I recently had the rare opportunity of going to a concert where I was not entirely familiar with the band. I had heard of them in passing, but never listened to them as far as I was aware, although they’re probably on a list of mine somewhere amongst other bands that I need to listen to.
The band was brilliant, by the way. They played music that made me nostalgic without ever really hearing much of their work before and that I think, is a feat in and of itself.
But I have to admit I didn’t have my eyes on the stage as almost everyone else. I, instead, watched everyone else, who was watching the stage. Waves of people only outlines in doorways, their shadows stretching across the seats. A pause, two pauses, more people.
The strobe lights from the stage were really lighthouses, sweeping across a sea of faces and cheekbones and hairlines, guiding everyone home. I caught glimpses of a man dressed entirely in black, carrying glasses of water and cans of various liquids to the singers and guitarists and the drummers. A secret messenger, crouching to hide under the lights, who would later be able to attest to the fact that he delivered water for City & Colour and saw Dallas Green sweating from his facial hair downwards.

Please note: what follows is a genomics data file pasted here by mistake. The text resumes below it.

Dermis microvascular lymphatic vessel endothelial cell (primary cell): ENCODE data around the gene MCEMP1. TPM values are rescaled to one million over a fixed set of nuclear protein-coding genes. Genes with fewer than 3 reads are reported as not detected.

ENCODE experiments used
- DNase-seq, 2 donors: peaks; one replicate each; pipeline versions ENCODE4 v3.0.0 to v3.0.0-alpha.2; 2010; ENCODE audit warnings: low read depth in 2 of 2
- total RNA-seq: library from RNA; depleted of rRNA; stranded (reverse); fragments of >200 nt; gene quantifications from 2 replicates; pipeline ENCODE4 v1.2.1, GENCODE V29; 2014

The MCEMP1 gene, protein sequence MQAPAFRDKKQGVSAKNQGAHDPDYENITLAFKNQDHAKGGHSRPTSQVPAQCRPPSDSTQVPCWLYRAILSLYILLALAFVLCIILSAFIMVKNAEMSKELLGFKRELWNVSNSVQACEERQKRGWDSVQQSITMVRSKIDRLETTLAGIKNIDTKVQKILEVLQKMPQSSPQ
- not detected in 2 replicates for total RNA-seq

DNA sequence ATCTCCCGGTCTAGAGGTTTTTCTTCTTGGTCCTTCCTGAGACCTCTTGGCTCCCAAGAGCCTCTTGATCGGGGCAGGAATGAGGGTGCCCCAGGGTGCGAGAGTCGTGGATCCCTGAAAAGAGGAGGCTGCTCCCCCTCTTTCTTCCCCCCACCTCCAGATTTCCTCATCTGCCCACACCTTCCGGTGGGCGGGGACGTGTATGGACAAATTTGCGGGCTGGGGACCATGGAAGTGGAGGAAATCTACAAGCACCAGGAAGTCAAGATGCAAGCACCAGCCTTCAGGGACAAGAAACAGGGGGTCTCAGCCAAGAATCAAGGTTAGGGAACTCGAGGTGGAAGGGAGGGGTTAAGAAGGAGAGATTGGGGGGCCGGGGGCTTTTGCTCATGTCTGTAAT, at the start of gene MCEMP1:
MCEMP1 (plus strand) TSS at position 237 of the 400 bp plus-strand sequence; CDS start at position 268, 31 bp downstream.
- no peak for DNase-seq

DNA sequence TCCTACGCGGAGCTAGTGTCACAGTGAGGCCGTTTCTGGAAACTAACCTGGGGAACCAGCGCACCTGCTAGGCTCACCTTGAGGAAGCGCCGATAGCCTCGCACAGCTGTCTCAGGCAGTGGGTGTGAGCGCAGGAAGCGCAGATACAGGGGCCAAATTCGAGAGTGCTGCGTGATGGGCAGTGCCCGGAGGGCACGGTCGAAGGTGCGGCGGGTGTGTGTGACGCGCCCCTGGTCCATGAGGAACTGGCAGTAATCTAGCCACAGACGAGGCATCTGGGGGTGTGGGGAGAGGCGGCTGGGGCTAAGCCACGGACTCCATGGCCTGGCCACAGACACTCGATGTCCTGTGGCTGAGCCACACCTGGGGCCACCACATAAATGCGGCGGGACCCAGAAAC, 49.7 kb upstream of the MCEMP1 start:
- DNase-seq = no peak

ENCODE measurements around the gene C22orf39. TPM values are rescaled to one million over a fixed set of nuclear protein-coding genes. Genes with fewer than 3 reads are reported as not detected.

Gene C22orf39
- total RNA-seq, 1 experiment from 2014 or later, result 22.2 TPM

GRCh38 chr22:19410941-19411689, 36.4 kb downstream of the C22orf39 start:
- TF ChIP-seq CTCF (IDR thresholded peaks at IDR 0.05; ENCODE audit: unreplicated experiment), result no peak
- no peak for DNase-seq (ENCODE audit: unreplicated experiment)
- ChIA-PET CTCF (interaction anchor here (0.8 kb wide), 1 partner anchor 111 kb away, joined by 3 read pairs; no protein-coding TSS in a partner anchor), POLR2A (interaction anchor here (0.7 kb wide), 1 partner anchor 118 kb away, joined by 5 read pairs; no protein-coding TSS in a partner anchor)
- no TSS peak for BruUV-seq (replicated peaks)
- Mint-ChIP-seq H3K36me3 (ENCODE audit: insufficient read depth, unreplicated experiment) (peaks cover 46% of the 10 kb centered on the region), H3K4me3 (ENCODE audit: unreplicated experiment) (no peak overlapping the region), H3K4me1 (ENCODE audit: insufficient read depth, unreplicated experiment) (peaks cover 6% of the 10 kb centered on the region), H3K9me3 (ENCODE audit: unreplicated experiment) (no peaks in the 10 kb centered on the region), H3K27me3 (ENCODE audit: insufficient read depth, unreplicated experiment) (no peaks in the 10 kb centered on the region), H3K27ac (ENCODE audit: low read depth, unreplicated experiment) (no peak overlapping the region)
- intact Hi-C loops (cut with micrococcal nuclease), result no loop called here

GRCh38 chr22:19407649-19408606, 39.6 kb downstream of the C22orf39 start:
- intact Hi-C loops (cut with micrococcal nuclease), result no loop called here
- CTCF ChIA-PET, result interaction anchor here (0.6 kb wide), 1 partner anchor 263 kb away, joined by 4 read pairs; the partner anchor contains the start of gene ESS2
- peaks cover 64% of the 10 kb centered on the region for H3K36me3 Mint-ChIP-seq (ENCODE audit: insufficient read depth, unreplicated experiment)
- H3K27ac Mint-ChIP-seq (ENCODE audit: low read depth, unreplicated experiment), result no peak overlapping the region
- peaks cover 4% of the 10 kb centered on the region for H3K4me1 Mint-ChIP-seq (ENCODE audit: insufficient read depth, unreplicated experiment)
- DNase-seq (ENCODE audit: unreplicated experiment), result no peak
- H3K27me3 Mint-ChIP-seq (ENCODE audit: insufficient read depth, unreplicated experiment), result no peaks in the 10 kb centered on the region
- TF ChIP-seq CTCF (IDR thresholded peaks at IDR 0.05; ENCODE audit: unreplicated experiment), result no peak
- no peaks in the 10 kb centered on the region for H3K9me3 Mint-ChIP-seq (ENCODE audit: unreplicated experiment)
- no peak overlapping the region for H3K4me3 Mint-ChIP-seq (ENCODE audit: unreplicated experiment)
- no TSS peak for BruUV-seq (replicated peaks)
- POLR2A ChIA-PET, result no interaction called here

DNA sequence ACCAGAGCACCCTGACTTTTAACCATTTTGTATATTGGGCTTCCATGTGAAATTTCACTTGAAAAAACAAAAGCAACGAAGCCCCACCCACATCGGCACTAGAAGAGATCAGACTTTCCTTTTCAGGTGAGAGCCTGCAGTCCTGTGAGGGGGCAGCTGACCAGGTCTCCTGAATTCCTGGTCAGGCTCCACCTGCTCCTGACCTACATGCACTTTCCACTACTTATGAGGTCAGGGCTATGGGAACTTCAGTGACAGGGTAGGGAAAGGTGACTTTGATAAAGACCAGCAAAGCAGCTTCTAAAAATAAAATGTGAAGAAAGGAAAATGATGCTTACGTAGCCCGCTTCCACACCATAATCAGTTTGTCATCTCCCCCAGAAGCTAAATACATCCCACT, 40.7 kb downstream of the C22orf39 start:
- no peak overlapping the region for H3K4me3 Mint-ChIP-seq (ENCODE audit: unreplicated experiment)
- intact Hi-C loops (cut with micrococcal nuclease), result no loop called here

Everyone was transfixed in the most wonderful way, all reminiscing about their own lives, separately and together. An audience swimming in the raw acoustics, chords suspended by their own resonance, drifting upwards like helium balloons up to the ceiling. Masses of people surrounded by the one thing they’ve gathered for, waiting restlessly for their song to be played.
That song, the song that spoke to them, the song they can always listen to, the song they’ve associated with good days and bad days and Fridays and Mondays. I don’t have a song like that for City & Colour yet. Although I did like one of their love songs more than anything.
But that’s it, that’s all. I got to see a crowd of people being honest the other day. It was lovely.